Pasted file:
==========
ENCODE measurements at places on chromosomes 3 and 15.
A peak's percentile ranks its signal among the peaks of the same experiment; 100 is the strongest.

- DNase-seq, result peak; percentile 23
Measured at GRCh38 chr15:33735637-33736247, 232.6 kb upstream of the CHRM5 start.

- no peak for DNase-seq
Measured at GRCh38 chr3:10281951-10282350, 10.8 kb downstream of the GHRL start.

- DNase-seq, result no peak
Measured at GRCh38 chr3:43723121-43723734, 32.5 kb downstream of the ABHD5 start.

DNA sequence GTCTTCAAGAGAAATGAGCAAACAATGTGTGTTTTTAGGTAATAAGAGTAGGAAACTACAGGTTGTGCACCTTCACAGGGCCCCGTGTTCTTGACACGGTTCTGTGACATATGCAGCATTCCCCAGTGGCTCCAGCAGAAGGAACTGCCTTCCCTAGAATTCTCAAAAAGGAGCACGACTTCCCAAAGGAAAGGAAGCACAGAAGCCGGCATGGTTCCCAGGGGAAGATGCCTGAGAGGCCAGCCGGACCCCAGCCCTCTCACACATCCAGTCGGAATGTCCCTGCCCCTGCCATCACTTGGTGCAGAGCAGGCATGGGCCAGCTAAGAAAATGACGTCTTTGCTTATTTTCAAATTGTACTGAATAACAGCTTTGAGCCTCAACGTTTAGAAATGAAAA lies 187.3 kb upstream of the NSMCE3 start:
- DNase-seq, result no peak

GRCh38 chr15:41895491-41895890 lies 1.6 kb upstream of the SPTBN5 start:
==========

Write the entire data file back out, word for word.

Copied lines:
ENCODE measurements at places on chromosomes 3 and 15.
A peak's percentile ranks its signal among the peaks of the same experiment; 100 is the strongest.

- DNase-seq, result peak; percentile 23
Measured at GRCh38 chr15:33735637-33736247, 232.6 kb upstream of the CHRM5 start.

- no peak for DNase-seq
Measured at GRCh38 chr3:10281951-10282350, 10.8 kb downstream of the GHRL start.

- DNase-seq, result no peak
Measured at GRCh38 chr3:43723121-43723734, 32.5 kb downstream of the ABHD5 start.

DNA sequence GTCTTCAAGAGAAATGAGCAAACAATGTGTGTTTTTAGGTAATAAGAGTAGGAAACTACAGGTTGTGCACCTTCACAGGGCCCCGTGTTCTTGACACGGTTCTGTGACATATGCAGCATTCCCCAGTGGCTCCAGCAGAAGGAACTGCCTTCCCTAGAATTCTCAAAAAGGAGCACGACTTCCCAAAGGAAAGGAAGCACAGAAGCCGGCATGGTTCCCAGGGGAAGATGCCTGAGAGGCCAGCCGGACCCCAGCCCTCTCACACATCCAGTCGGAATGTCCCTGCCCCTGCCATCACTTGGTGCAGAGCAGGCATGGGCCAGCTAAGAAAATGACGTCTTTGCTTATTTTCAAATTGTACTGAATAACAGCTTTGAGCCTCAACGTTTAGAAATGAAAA lies 187.3 kb upstream of the NSMCE3 start:
- DNase-seq, result no peak

GRCh38 chr15:41895491-41895890 lies 1.6 kb upstream of the SPTBN5 start: